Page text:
“They will never be another one like her – she was amazing,” one of the founders of a Peak District charity has said about the late Dowager Duchess of Devonshire.
Deborah Cavendish was known for being a great supporter of charity – and even in death she has done her best to promote one of her favourite causes, Helen’s Trust.
When the Dowager passed away on September 24 aged 94, she asked for mourners and members of the public make donations in her memory to the Bakewell–based charity, as well as one other charity, the Addington Fund.
Helen’s Trust is a charity which helps terminally ill people to stay in their homes.
Dr Louise Jordan, who was one of three funding trustees of the charity in 2001, said she was ‘lucky’ to enjoy a personal relationship with the Dowager over the years.
“In 2001 I went to see the Dowager to talk to her about Helen’s Trust and straight away she got what we were trying to do. There was no question in her mind that this was an incredible cause,” Dr Jordan, a GP based in Baslow, said.
As she was in her 80s at the time, the Dowager declined the opportunity to be a patron for Helen’s Trust – recommending the current Duchess of Devonshire, Amanda Cavendish, who became patron of the charity. Despite not becoming an official patron however, the Dowager still gave her full support to Helen’s Trust.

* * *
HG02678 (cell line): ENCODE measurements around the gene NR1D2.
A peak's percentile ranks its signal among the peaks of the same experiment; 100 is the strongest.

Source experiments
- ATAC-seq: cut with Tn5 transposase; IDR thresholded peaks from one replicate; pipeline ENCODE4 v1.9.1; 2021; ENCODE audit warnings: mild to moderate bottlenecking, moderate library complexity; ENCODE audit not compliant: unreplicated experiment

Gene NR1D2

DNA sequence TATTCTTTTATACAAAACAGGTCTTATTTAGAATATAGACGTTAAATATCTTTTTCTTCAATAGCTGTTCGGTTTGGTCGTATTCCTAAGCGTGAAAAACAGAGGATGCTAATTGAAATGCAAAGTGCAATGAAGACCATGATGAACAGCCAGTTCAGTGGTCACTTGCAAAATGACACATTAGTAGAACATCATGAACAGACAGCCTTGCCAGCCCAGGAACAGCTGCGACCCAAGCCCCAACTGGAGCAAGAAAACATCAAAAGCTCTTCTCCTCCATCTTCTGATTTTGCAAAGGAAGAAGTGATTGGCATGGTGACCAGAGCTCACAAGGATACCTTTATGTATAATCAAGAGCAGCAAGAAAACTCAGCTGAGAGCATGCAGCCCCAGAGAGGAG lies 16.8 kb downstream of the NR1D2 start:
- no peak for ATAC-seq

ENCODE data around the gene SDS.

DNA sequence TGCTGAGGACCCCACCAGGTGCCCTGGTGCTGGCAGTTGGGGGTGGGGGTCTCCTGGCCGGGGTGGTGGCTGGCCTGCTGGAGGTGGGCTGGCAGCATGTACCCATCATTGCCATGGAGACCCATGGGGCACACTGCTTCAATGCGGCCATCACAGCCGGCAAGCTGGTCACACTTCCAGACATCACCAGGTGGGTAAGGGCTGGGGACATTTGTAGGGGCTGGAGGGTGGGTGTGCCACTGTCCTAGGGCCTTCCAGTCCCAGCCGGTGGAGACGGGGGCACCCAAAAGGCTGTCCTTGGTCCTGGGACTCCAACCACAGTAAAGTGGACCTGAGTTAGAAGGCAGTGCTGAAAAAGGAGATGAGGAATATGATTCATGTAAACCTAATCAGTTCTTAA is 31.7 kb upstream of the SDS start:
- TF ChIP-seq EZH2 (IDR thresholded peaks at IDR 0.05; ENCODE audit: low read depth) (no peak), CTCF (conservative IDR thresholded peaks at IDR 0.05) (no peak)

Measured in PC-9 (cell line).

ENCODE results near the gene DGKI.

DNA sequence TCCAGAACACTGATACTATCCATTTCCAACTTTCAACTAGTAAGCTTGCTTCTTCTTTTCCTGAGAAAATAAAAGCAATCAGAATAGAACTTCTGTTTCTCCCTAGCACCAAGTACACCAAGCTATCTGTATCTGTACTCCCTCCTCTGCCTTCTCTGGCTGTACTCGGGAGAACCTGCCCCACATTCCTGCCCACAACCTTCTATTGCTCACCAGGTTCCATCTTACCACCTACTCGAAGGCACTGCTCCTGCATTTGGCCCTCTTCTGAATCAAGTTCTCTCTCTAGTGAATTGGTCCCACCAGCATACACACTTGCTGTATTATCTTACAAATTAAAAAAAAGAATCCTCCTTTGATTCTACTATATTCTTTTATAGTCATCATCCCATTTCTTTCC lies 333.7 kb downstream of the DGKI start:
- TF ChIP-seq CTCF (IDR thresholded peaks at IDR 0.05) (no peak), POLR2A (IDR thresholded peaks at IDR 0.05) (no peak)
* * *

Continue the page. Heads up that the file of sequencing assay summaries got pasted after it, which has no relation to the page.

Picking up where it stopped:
Dr Jordan continued: “Every fundraising event we did she’d come to.
“She would just come along for a short time and make sure everyone knew what an incredible charity it was.”
When the Dowager moved to her house in Edensor, she even suggested opening her home up to the public in order to raise money for the trust.
“There was a queue outside the village to get in, so she got her stick and she went down to talk to the people who were queuing,” Dr Jordan added.
“She was absolutely unique. She was very strongly interested in local things.”
The doctor started out as the Dowager’s GP, however they developed a personal relationship over the years.
The Dowager became a friend of the family and in particular took her eldest son Sam under her wing.
“When he was about nine she took him out to show him how to look after chickens, and when the chickens laid eggs, she made sure he came for egg and soldiers with her.”
By making Helen’s Trust a beneficiary after her death, the Dowager boosted the profile of the small charity and it has received many donations as a consequence.
“It’s typical of her that she chose two small charities where any money makes a difference,” Dr Jordan said.